This morning I went to a workshop session on fundraising and giving. It was mainly focused around strategies for asking people to donate financially to an arts organisation, but included some really interesting psychology and other ideas about encouraging people to give.
One part particularly stood out and was really interesting to me, so I thought it might be interesting to other people too:
There are four different motivations for giving, and people will usually only respond to one of these. They fit into a matrix (below).
Basically, people will either be interested in the future or present, and with a positive or negative approach. This is not to say people are negative themselves, just that the possible negative outcome of not giving will have more effect than promoting the positives.
To explain the categories, the workshop leader used the example of an HIV crisis in an African nation:
Vision: we will put a clinic in every town (positive action, in the future)
Risk: thousands of children will be orphaned if their parents die (what will happen, in the future)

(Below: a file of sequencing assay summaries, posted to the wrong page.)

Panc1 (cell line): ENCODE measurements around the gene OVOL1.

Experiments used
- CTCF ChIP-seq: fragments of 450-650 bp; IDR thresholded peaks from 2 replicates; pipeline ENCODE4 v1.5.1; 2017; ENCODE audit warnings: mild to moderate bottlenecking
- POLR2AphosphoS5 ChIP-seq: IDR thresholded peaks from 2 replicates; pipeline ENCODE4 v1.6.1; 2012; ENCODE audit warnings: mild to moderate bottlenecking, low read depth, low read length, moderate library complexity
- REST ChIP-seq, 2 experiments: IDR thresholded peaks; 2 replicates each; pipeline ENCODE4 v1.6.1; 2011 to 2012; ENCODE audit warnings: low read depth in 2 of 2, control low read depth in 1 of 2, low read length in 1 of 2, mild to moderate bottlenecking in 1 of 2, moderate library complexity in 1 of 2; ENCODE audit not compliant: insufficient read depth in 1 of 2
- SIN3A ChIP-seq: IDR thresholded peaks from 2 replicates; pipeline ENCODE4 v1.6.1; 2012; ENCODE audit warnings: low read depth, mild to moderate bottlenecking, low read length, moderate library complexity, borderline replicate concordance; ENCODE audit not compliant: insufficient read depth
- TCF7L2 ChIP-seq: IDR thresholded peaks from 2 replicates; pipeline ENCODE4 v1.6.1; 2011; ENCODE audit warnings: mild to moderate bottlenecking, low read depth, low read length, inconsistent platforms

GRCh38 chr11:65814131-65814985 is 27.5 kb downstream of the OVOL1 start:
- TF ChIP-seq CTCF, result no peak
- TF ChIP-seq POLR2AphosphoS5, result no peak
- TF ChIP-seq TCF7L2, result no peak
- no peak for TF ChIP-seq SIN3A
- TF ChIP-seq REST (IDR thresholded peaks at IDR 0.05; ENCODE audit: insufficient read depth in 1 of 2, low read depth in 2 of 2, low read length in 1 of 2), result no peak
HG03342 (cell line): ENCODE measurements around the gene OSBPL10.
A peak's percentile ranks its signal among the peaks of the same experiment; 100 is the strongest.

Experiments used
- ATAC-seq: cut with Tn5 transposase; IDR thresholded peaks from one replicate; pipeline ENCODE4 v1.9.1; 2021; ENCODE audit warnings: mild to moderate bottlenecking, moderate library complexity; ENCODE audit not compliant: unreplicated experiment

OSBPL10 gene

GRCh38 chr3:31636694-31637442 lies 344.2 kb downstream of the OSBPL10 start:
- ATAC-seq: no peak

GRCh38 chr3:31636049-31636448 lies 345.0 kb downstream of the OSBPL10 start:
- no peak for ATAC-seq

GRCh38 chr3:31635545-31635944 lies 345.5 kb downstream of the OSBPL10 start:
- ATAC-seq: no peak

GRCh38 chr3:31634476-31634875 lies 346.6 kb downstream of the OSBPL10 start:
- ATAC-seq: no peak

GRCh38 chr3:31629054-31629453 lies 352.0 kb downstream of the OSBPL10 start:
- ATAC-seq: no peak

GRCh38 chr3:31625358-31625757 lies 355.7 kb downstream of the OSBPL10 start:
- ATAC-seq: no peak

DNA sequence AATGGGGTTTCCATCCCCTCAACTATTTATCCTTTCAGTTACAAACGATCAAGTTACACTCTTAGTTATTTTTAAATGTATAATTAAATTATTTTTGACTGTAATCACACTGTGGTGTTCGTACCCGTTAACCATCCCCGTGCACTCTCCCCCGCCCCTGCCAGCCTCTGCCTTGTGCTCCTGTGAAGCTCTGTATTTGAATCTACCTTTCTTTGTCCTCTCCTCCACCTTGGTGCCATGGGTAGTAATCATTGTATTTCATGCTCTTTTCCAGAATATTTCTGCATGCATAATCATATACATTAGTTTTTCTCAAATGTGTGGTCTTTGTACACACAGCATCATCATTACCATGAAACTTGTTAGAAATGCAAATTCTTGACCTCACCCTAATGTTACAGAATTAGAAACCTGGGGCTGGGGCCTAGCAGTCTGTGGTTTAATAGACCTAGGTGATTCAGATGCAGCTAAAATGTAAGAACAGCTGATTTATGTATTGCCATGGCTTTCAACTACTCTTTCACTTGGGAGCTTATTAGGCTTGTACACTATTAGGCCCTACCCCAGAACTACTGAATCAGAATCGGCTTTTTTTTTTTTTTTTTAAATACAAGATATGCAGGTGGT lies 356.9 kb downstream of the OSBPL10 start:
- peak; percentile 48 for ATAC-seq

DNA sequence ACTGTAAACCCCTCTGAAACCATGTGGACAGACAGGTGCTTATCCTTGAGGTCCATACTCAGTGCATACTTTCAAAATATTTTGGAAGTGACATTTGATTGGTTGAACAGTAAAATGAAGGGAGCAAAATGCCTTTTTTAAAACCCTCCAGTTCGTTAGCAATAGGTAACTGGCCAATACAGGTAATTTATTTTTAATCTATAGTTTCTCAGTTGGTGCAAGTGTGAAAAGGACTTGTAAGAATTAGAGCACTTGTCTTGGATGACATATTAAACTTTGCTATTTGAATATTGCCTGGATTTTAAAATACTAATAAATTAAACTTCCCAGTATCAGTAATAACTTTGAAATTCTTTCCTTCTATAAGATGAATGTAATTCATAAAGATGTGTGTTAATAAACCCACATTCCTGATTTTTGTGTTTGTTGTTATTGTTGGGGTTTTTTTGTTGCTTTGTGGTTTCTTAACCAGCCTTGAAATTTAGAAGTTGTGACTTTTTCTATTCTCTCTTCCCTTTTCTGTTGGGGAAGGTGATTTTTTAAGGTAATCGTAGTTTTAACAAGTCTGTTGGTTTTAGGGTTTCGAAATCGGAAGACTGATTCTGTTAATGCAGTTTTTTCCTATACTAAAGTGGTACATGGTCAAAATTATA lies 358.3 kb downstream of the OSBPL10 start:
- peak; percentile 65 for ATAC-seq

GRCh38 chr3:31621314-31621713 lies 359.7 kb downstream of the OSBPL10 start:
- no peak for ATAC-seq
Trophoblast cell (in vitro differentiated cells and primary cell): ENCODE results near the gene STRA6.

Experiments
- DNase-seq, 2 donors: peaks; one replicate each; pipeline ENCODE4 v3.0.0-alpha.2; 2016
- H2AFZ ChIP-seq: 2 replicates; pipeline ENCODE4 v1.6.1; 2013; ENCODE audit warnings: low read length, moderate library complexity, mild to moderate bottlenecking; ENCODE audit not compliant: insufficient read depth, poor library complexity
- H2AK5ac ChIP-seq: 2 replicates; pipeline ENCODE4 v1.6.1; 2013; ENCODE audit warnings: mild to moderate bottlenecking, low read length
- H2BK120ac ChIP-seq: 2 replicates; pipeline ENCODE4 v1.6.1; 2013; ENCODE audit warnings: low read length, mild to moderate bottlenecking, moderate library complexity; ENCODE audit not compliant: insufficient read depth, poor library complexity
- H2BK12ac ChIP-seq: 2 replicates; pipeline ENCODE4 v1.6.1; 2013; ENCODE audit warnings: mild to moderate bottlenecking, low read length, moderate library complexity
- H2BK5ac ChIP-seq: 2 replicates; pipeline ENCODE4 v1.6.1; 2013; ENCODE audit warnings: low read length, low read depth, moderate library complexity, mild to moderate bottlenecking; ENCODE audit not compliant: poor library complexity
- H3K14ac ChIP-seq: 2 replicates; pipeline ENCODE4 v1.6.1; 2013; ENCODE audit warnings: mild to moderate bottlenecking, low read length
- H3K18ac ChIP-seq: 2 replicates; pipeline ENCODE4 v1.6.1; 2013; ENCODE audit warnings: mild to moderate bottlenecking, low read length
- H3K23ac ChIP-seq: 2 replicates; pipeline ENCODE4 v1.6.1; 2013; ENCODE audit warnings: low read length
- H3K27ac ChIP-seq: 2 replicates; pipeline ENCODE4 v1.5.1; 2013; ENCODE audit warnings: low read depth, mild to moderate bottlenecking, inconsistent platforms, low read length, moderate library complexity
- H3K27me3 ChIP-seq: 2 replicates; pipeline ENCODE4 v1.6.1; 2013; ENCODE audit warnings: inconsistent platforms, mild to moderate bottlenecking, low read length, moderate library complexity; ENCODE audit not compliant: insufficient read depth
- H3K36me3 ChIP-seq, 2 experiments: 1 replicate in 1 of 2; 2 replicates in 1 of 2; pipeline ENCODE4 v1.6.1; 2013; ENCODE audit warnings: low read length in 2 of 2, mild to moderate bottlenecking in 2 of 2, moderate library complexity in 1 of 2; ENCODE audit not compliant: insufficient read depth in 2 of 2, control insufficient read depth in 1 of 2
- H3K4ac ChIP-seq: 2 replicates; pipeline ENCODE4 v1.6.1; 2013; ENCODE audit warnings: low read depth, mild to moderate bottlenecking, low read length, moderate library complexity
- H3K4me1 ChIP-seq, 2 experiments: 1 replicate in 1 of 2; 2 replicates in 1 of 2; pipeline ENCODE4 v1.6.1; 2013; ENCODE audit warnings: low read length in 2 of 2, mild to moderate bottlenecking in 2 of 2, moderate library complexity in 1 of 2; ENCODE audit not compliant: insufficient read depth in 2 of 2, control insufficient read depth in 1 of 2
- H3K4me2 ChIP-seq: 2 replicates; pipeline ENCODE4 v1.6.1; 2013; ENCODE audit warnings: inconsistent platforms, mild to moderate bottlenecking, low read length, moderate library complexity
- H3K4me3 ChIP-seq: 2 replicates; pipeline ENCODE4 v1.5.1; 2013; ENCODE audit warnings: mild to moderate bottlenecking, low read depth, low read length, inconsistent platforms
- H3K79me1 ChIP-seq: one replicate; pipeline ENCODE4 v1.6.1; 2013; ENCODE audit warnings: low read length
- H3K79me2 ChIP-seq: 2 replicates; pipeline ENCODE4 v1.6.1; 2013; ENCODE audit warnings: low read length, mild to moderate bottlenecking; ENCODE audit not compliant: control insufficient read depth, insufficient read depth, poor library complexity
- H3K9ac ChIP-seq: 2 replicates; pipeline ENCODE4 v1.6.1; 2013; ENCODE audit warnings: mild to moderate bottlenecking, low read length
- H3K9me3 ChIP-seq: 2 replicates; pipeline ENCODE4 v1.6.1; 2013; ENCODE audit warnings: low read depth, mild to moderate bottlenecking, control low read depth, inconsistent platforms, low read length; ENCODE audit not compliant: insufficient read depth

Opportunity: we can buy antiretroviral drugs at a reduced price for a limited time (what can be done right now)
Crisis: people are dying right now, we must help them (the immediate problem)
It’s such a simple concept when it’s spelled out but makes so much difference when thinking about fundraising and giving. Communicating the right need to the right person is likely to increase donations and therefore what charities and organisations can achieve. Obviously I’m a passionate communicator, and I do believe that the way you communicate with someone can have a huge influence on their actions, so it’s great to see that this is part of the development process as well as the consumer marketing one.
The next stage of the workshop was to look at the organisation at hand and work our what our visions, risks, opportunities and crises are – whether it’s ‘we can take engaging theatre to every person in Wales’ or ‘people can’t pay their bills because the cost of living has spiralled out of control’.
I work for an arts organisation, I’m part of a political party and I’m often involved in charitable projects so I’m looking forward to getting better at this by practising great communication!